The Alternative Workplace: How Flexible Working Has Changed
Flexible working is not a new concept. Advances in technology and societal trends mean it has been a possibility for workers for around 30 years. However, flexible working is becoming increasingly sought after and has increased in popularity, particularly in the last decade.
Now, since the outbreak of the Covid-19 pandemic has resulted in many office staff working from home, attitudes towards work environments have changed yet again. COVID-19 has shown that for many office workers, remote work is feasible or even preferable to the daily office commute. As lockdown has eased, workers have been slow to return to the office, with the majority of people who can, continuing to work from home.
What is flexible working?
Flexible working is a way of working that suits an employee’s needs, for example having flexible start and finish times, or working from home. All employees have the legal right to request flexible working. The benefits of flexible working for an employee are well known. But what is less frequently considered is that flexible working arrangements can in fact be of great benefit to employers also. Flexible working can help to:
- Attract a wider pool of candidates, helping your organisation to employ a more skilled and diverse workforce
- Retain talent by keeping skilled staff who are juggling a range of professional and personal priorities
- Reduce costs on things like office space and energy bills
- Extend working hours to best suit your business needs
- Reduce sickness and absenteeism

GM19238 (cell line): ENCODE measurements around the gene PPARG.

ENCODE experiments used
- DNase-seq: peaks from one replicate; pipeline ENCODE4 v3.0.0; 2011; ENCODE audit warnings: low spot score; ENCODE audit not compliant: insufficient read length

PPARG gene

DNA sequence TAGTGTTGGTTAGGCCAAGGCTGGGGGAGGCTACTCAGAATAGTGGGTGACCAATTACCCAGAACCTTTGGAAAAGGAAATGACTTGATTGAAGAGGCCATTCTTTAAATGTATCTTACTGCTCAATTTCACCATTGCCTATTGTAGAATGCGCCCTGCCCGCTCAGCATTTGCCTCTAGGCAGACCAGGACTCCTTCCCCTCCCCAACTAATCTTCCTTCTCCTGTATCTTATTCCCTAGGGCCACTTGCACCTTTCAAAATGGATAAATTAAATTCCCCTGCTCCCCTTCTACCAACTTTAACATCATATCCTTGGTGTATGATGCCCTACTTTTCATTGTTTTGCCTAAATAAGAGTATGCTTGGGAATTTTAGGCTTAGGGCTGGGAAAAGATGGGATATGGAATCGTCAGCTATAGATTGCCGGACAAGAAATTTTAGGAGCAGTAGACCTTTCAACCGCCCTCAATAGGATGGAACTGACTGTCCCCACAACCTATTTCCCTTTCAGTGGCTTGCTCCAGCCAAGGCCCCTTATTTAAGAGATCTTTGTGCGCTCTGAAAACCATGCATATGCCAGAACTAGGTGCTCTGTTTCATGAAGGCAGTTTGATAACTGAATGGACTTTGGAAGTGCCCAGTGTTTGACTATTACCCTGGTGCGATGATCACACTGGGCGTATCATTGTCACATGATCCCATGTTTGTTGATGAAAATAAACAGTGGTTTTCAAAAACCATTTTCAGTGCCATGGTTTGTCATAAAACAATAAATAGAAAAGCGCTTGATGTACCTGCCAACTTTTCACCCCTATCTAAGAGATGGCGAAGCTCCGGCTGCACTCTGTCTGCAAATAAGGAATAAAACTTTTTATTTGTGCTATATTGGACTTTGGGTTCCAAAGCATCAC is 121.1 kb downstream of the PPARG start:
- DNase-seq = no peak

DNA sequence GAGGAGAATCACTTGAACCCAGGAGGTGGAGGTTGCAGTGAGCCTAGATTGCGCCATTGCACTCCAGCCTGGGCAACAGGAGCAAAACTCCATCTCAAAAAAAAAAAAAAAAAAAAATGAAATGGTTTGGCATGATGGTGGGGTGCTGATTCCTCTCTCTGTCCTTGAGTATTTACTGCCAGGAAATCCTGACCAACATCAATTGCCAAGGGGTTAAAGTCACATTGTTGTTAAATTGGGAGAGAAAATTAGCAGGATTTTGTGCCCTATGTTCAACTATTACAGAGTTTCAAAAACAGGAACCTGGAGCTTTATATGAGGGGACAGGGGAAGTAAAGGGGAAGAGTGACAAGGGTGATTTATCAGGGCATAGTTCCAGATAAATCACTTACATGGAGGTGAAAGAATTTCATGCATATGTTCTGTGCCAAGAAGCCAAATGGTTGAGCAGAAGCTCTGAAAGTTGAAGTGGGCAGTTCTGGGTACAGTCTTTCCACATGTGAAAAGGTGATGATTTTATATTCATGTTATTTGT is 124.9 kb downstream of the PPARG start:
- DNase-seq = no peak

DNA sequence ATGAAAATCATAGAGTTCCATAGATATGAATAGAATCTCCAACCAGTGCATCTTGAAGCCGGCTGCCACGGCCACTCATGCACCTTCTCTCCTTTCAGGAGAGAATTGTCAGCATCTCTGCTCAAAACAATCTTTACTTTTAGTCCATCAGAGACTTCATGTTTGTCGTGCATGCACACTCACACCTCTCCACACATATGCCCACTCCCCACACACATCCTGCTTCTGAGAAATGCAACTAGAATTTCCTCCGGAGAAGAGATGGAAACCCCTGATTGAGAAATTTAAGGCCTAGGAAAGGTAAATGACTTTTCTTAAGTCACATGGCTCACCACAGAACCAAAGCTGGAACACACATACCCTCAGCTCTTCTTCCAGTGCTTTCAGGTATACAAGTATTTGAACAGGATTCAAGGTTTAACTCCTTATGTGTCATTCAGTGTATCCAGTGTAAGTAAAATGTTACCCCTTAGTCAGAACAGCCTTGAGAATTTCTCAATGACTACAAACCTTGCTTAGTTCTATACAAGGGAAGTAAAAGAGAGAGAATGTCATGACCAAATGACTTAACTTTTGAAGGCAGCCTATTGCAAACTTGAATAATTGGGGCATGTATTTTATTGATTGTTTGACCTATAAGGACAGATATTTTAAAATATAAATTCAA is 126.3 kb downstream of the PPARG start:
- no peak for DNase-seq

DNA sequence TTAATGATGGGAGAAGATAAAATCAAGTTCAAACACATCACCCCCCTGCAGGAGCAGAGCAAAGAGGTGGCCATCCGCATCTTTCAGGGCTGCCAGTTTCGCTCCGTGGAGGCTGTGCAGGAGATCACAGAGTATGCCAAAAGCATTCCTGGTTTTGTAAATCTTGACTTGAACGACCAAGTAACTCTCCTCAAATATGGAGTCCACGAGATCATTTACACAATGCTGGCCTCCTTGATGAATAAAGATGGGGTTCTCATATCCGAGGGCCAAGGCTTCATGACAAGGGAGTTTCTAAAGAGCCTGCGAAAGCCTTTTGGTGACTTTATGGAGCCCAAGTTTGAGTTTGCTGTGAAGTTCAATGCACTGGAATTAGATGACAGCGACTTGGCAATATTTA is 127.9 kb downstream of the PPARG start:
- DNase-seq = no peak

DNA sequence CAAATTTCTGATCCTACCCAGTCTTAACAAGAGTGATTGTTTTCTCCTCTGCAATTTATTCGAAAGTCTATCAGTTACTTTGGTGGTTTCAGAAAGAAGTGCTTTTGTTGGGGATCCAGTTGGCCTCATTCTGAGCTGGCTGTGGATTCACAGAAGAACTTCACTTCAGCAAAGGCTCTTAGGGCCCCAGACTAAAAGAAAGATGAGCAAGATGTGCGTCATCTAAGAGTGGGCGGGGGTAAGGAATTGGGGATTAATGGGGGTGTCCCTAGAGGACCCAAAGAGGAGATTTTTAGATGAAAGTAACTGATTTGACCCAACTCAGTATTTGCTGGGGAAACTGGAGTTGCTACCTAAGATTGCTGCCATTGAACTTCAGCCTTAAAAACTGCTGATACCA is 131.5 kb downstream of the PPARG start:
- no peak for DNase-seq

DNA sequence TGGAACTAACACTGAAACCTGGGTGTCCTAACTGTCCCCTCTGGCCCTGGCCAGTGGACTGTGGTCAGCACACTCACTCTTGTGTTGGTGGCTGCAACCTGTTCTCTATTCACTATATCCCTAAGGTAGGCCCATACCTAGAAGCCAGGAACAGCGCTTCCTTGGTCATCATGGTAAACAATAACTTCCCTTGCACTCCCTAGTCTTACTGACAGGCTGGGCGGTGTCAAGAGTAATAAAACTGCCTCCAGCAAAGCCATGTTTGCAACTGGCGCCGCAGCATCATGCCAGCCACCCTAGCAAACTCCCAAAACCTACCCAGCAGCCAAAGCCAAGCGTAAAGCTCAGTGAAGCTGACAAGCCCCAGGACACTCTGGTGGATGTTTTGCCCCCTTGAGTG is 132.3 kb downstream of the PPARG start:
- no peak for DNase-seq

- Increase productivity
How flexible working has changed
One of the biggest drivers in flexible working and flexible workspaces has been technology. As technology advances, there have been increased options for staff to work productively remotely. More recently, improving internet speeds and better quality video conferencing facilities mean offsite employees can communicate with colleagues face to face while miles apart.
While technology does play a big part, social factors also come into play too. People want to have flexible working options that fit around their busy lifestyle. Those with children or elderly relatives need to account for caring responsibilities, such as the school run, cooking, cleaning and hospital appointments. Organisations which offer flexibility and the opportunity to strike a comfortable work and life balance are often the most favourable.
The need for a work-life balance is something which is also becoming increasingly more desirable. During the last five years, there has been greater emphasis on wellness and self-care. Members of the public are also becoming increasingly aware of the issues surrounding mental health, and the impact that stress and burnout can have on a person. For this reason, there is more support for flexibility at work.
At the Academy of Leadership and Management (ALM), we know that one size does not fit all. Our range of online courses offer great flexibility, allowing you to focus and learn at a time that suits you, wherever you may be. We focus on developing leaders, managers, coaches, mentors and business advisers through practical work-based and distance learning programmes. All our courses lead to globally-recognised qualifications from an awarding body, such as ILM or the Small Firms Development Initiative (SFEDI). We are also an Institute of Enterprise and Entrepreneurs (IOEE) approved academy. Click here to visit our online courses section and find what’s right for you.